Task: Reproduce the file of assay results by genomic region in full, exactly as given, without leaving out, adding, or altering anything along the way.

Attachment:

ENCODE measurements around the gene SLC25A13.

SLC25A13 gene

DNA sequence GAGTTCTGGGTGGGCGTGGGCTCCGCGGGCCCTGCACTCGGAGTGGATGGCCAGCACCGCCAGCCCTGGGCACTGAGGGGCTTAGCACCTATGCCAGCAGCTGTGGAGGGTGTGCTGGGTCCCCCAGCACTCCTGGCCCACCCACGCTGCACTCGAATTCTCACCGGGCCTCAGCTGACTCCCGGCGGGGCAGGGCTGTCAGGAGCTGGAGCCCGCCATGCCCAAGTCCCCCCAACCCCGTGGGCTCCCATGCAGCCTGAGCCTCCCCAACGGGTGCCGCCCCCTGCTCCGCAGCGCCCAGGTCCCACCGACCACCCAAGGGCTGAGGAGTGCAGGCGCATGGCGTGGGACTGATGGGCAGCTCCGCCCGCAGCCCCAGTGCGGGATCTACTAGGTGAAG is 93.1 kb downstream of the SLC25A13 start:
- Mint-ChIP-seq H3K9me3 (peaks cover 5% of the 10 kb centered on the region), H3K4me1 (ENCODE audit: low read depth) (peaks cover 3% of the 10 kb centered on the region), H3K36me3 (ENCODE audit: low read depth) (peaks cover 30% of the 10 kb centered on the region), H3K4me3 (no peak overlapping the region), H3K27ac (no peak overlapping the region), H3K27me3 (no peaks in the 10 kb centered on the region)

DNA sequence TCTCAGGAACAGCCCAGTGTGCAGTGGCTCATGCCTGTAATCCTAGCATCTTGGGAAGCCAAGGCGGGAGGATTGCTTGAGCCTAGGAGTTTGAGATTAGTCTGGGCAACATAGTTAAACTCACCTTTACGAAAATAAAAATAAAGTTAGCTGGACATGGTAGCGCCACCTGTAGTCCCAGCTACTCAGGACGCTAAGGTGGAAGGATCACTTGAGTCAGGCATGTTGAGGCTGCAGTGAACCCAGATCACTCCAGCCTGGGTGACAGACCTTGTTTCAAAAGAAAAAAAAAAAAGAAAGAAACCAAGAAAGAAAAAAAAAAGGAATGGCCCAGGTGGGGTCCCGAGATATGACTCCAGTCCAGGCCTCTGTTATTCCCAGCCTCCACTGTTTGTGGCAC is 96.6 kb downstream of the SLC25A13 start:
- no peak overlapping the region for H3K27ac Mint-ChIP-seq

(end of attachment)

ENCODE measurements around the gene SLC25A13.

SLC25A13 gene

DNA sequence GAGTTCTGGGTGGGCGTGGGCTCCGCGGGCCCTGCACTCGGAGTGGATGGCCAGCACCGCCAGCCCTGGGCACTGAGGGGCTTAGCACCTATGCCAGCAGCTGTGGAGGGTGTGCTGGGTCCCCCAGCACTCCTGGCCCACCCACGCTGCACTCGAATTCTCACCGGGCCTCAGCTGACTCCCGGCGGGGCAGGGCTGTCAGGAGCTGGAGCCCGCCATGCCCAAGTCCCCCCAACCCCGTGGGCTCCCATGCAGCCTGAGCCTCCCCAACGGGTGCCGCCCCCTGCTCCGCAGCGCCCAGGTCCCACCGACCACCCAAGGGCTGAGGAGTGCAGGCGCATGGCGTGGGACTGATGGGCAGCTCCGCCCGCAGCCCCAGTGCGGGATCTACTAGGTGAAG is 93.1 kb downstream of the SLC25A13 start:
- Mint-ChIP-seq H3K9me3 (peaks cover 5% of the 10 kb centered on the region), H3K4me1 (ENCODE audit: low read depth) (peaks cover 3% of the 10 kb centered on the region), H3K36me3 (ENCODE audit: low read depth) (peaks cover 30% of the 10 kb centered on the region), H3K4me3 (no peak overlapping the region), H3K27ac (no peak overlapping the region), H3K27me3 (no peaks in the 10 kb centered on the region)

DNA sequence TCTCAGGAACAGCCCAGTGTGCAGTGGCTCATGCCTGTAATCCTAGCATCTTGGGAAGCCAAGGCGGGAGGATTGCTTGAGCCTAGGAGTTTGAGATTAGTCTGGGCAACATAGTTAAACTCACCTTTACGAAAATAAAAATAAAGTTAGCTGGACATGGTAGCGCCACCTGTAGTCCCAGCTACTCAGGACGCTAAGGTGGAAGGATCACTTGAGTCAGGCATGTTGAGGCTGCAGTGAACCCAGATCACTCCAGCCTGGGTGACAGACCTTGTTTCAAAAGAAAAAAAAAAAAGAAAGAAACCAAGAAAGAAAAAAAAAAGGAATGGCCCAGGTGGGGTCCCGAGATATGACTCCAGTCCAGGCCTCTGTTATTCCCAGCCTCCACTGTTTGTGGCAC is 96.6 kb downstream of the SLC25A13 start:
- no peak overlapping the region for H3K27ac Mint-ChIP-seq